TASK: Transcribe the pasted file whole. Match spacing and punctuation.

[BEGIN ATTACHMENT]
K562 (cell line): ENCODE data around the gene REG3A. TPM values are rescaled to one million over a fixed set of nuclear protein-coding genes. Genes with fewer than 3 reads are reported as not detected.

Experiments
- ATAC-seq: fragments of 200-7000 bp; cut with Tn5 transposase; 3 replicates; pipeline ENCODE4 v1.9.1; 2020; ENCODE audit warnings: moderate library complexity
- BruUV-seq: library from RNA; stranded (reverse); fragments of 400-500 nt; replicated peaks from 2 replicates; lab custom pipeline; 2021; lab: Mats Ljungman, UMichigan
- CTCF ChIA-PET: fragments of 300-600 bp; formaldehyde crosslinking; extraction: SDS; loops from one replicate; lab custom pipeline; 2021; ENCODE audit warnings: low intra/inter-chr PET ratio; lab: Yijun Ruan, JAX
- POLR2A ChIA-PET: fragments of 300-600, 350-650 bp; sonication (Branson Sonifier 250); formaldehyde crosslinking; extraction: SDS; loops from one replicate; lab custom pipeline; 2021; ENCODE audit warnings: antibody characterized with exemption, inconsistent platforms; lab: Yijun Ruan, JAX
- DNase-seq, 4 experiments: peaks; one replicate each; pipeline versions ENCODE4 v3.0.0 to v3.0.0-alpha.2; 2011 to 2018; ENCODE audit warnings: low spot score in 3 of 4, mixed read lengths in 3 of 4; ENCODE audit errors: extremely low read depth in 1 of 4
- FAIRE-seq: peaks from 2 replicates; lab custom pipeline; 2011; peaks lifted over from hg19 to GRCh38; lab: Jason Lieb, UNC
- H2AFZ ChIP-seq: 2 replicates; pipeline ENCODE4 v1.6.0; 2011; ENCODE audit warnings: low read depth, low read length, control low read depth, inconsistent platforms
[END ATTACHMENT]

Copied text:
K562 (cell line): ENCODE data around the gene REG3A. TPM values are rescaled to one million over a fixed set of nuclear protein-coding genes. Genes with fewer than 3 reads are reported as not detected.

Experiments
- ATAC-seq: fragments of 200-7000 bp; cut with Tn5 transposase; 3 replicates; pipeline ENCODE4 v1.9.1; 2020; ENCODE audit warnings: moderate library complexity
- BruUV-seq: library from RNA; stranded (reverse); fragments of 400-500 nt; replicated peaks from 2 replicates; lab custom pipeline; 2021; lab: Mats Ljungman, UMichigan
- CTCF ChIA-PET: fragments of 300-600 bp; formaldehyde crosslinking; extraction: SDS; loops from one replicate; lab custom pipeline; 2021; ENCODE audit warnings: low intra/inter-chr PET ratio; lab: Yijun Ruan, JAX
- POLR2A ChIA-PET: fragments of 300-600, 350-650 bp; sonication (Branson Sonifier 250); formaldehyde crosslinking; extraction: SDS; loops from one replicate; lab custom pipeline; 2021; ENCODE audit warnings: antibody characterized with exemption, inconsistent platforms; lab: Yijun Ruan, JAX
- DNase-seq, 4 experiments: peaks; one replicate each; pipeline versions ENCODE4 v3.0.0 to v3.0.0-alpha.2; 2011 to 2018; ENCODE audit warnings: low spot score in 3 of 4, mixed read lengths in 3 of 4; ENCODE audit errors: extremely low read depth in 1 of 4
- FAIRE-seq: peaks from 2 replicates; lab custom pipeline; 2011; peaks lifted over from hg19 to GRCh38; lab: Jason Lieb, UNC
- H2AFZ ChIP-seq: 2 replicates; pipeline ENCODE4 v1.6.0; 2011; ENCODE audit warnings: low read depth, low read length, control low read depth, inconsistent platforms